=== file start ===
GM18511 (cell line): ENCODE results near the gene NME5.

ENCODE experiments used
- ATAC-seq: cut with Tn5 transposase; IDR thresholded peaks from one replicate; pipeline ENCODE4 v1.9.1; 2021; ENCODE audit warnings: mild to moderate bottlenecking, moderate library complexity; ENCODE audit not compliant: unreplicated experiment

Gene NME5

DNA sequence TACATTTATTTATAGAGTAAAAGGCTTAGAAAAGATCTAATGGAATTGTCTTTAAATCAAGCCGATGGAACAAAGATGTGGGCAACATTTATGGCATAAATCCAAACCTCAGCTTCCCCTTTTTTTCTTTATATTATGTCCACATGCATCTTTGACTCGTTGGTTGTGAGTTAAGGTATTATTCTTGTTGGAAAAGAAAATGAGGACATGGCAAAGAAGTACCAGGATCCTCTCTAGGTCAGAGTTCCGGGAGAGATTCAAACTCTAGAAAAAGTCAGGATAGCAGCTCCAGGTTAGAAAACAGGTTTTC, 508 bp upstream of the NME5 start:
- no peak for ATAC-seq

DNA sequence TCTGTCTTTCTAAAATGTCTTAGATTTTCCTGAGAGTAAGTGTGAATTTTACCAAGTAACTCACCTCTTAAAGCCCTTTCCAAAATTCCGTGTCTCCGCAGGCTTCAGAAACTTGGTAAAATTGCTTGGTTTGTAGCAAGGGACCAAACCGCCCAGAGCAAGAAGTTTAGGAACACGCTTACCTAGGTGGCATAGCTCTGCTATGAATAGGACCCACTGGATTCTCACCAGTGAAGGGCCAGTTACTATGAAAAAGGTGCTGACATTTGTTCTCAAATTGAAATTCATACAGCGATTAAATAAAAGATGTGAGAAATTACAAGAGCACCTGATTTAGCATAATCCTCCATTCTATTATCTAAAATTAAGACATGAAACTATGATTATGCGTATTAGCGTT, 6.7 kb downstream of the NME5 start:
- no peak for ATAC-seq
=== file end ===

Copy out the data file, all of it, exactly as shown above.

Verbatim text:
GM18511 (cell line): ENCODE results near the gene NME5.

ENCODE experiments used
- ATAC-seq: cut with Tn5 transposase; IDR thresholded peaks from one replicate; pipeline ENCODE4 v1.9.1; 2021; ENCODE audit warnings: mild to moderate bottlenecking, moderate library complexity; ENCODE audit not compliant: unreplicated experiment

Gene NME5

DNA sequence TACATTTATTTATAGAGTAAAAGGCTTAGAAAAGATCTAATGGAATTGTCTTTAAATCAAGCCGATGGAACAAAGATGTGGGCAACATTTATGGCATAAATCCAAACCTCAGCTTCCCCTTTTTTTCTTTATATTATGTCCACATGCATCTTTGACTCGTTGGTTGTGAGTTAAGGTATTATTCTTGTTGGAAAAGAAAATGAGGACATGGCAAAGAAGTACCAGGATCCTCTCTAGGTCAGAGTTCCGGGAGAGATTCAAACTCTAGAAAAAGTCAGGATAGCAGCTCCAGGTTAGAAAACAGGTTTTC, 508 bp upstream of the NME5 start:
- no peak for ATAC-seq

DNA sequence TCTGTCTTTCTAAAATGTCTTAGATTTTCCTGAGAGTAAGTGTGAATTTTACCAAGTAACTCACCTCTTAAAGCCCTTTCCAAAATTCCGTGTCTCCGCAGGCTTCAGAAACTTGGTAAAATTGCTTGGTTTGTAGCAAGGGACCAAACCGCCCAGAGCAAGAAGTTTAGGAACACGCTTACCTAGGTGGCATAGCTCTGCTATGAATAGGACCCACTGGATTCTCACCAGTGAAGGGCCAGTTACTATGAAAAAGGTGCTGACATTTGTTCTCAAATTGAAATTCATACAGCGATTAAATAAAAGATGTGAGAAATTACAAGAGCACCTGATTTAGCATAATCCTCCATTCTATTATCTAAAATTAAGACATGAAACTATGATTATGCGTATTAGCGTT, 6.7 kb downstream of the NME5 start:
- no peak for ATAC-seq